By George

Last week, I briefly mentioned why I was staying away from the film Moneyball.  Coming across this missive in The Atlantic, it pretty much deconstructs a lot of what I instinctively felt about the film going in.  Basically, I’d rather spend my money paying a babysitter on something else.  Something like:

Nevertheless, the curiosity is piqued by the film’s source material, Beau Willimon’s play “Farragut North”, which my wife and I had the pleasure to see at the Geffen Playhouse in W. Los Angeles back in mid-2009.  Starring rising star Chris Pine, the play also featured Chris Noth, and Olivia Thirlby, who originated their specific roles when the play opened off-Broadway, the previous year.   Leaving the theater, the wife and I inevitably started asking about how this particular play was going to be featured on the screen–if it was to come to pass.  Sure enough, a little internet digging told us that George Clooney’s name was attached, along with Leonardo DiCaprio.  Now we just had to wait to see when the film would finally reach theaters.  Once before, I had seen Clooney’s name attached to a project, an adaptation of James Ellroy’s final “LA Quartet” book, White Jazz, even to be directed by David Fincher, only to see both actors drop out, leaving the film in a development limbo.

But now, Clooney’s film is about to be released.  DiCaprio is no longer in the film, Ryan Gosling is playing the role.  In short, the film encompasses the basic strokes of the stage play within its broader reach.  But, whereas I had anticipated that Clooney would be playing the role that Chris Noth had portrayed in New York and here in L.A., that of Paul, the veteran campaign manager who is the boss of Stephen (Chris Pine in LA, John Gallagher in NYC), instead, Clooney is playing a role that was uncast in the original play, the presidential candidate himself.   Phillip Seymour Hoffman steps into the campaign manager’s role.  And, from what it appears, the mentoring relationship between the campaign manager and the campaign’s press secretary that drove the stage play, has had the same relationship transplanted between the candidate himself, Clooney, and Ryan Gosling’s portrayal of Stephen.  In addition, the stage play’s setting, the Iowa Caucuses, has been moved to the Ohio primary, usually held in March–hence, the film’s title, The Ides of March, which also encompasses the idea of betrayal and assassination, as in Shakespeare’s play Julius Ceasar.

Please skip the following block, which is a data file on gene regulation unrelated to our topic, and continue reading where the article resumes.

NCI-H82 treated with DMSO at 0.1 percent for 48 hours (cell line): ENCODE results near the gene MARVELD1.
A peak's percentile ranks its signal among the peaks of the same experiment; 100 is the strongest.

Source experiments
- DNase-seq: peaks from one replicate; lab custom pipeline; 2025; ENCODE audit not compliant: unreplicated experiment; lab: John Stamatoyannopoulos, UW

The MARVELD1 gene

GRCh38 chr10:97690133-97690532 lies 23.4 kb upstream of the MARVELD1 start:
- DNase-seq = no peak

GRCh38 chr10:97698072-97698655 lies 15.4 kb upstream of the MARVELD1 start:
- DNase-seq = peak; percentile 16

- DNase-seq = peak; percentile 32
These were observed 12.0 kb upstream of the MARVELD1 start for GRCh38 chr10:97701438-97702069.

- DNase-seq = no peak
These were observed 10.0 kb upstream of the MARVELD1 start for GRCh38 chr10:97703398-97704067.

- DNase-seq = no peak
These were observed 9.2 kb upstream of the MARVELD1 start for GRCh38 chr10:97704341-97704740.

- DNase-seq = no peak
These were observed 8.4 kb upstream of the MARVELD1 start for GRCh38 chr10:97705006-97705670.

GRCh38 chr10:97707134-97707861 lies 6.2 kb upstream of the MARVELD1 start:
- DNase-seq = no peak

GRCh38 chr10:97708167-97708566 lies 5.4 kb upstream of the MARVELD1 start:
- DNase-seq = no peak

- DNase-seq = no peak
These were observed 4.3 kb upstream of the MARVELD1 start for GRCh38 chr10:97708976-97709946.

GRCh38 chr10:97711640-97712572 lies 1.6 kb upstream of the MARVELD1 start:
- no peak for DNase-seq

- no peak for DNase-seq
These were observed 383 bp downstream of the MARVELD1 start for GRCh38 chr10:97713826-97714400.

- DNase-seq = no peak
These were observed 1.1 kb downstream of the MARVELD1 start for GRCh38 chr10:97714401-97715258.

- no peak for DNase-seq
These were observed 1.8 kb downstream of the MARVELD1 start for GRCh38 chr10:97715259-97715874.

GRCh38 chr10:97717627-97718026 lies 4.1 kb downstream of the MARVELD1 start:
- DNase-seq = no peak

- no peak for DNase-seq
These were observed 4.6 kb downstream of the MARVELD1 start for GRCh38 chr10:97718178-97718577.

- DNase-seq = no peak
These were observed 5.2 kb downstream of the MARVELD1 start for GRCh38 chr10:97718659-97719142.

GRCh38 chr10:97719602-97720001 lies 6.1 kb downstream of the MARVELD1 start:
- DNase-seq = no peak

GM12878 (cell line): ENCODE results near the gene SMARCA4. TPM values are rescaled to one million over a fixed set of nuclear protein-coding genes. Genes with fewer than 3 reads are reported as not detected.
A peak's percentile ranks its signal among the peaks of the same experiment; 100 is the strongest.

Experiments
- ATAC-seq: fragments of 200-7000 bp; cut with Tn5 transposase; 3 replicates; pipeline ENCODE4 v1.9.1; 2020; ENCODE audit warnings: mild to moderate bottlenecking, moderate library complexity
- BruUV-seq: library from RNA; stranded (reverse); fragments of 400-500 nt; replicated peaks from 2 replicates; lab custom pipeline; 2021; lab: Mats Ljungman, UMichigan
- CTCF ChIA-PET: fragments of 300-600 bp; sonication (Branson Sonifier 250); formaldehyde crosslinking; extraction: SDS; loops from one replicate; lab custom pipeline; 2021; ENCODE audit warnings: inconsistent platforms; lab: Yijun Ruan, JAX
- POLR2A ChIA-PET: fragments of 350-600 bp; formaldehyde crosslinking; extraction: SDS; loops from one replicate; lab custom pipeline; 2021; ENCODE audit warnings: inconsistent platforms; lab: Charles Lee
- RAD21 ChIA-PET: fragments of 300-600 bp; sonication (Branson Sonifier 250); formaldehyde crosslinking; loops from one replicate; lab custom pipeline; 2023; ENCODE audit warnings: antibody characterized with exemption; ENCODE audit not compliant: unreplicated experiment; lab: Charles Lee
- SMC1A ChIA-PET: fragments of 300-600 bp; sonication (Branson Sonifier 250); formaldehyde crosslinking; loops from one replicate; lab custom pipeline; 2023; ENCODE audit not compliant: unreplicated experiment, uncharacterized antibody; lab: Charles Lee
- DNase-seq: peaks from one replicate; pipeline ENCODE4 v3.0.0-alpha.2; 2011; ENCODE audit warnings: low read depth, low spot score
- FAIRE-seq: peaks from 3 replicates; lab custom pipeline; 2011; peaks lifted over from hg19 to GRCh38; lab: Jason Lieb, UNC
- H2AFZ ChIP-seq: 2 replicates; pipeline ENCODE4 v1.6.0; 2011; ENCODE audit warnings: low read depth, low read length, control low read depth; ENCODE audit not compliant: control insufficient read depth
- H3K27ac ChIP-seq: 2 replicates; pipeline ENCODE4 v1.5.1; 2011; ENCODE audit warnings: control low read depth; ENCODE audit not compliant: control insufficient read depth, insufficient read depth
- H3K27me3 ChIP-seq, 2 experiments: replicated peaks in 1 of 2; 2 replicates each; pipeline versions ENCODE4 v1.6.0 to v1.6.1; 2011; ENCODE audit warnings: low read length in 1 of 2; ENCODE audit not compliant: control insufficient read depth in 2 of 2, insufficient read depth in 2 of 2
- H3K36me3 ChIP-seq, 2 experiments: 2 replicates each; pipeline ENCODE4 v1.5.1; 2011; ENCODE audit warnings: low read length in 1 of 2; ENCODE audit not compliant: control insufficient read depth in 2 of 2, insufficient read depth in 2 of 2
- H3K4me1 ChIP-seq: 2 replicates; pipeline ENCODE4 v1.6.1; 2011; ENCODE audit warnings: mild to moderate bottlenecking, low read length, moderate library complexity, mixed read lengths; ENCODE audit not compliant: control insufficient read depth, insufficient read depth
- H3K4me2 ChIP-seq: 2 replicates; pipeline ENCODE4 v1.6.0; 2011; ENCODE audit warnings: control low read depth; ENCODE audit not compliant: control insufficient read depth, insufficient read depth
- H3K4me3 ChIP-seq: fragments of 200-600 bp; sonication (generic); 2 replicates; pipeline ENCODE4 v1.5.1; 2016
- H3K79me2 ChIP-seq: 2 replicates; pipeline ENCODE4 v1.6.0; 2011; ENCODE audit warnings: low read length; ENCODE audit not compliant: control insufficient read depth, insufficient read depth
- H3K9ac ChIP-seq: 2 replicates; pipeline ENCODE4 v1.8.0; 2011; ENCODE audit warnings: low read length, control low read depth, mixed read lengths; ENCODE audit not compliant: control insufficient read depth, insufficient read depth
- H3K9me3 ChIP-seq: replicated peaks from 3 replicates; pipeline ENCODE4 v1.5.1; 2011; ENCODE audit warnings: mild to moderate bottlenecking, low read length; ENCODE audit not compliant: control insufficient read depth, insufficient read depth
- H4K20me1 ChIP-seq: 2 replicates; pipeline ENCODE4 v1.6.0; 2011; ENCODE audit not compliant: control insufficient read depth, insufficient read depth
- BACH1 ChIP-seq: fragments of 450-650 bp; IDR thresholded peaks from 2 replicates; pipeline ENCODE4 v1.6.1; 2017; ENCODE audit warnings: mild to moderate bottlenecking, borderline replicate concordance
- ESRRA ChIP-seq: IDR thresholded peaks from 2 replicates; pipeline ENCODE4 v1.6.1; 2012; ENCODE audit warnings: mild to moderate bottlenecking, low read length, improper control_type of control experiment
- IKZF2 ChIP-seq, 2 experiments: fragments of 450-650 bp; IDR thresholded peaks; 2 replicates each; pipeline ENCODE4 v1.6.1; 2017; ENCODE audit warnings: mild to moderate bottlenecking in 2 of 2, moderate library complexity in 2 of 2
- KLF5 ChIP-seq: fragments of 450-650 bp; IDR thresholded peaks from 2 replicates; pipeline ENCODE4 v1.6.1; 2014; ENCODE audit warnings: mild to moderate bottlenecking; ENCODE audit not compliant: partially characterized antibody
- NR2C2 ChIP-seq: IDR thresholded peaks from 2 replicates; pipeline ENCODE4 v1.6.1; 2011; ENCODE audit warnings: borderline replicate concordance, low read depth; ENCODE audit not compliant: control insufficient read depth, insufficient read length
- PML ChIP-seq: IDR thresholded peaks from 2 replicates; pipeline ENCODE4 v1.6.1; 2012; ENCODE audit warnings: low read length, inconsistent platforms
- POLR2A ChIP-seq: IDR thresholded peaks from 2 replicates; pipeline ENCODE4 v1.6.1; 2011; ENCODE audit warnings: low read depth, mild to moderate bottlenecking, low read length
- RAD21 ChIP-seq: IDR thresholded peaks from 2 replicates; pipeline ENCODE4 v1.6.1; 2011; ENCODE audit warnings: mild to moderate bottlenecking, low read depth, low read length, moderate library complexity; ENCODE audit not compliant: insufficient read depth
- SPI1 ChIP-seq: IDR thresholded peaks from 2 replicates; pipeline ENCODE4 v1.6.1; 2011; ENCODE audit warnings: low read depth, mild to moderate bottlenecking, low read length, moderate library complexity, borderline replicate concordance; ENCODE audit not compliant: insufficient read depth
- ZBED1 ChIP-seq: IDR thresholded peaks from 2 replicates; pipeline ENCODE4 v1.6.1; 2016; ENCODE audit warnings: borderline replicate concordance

For anticipatory purposes, I’m at a crossroads with respect to the film.  Having very much enjoyed the play when I saw it, I will likely be stuck making direct comparisons between the portrayals of each of the characters in the film.  This isn’t necessarily like watching adaptation from book to film, it’s watching different people bring back to life characters who have already have had their own separate existence apart from their existence upon the screen.  Years ago, I saw the stage play A Few Good Men, before Rob Reiner turned it into the Tom Cruise/Jack Nicholson/Demi Moore star vehicle.  What struck me about that adaptation was how Reiner felt he needed to “school” Sorkin on how to transition stage material to the screen.  Yet having seen both, there are some key differences between the play and the film that not only affect how the plot plays itself out, but appear to have been made specifically to “upgun” the character of Lt. Kaffee who was played by Tom Cruise.

Truthfully, I am worried that something similar could happen in Ides.  But, given how much Clooney has worked to make this project happen, I would hope that he’s more interested in story over stars.  Worst case, he’s able to create one of my favorite old films, 1964’s The Best Man.  


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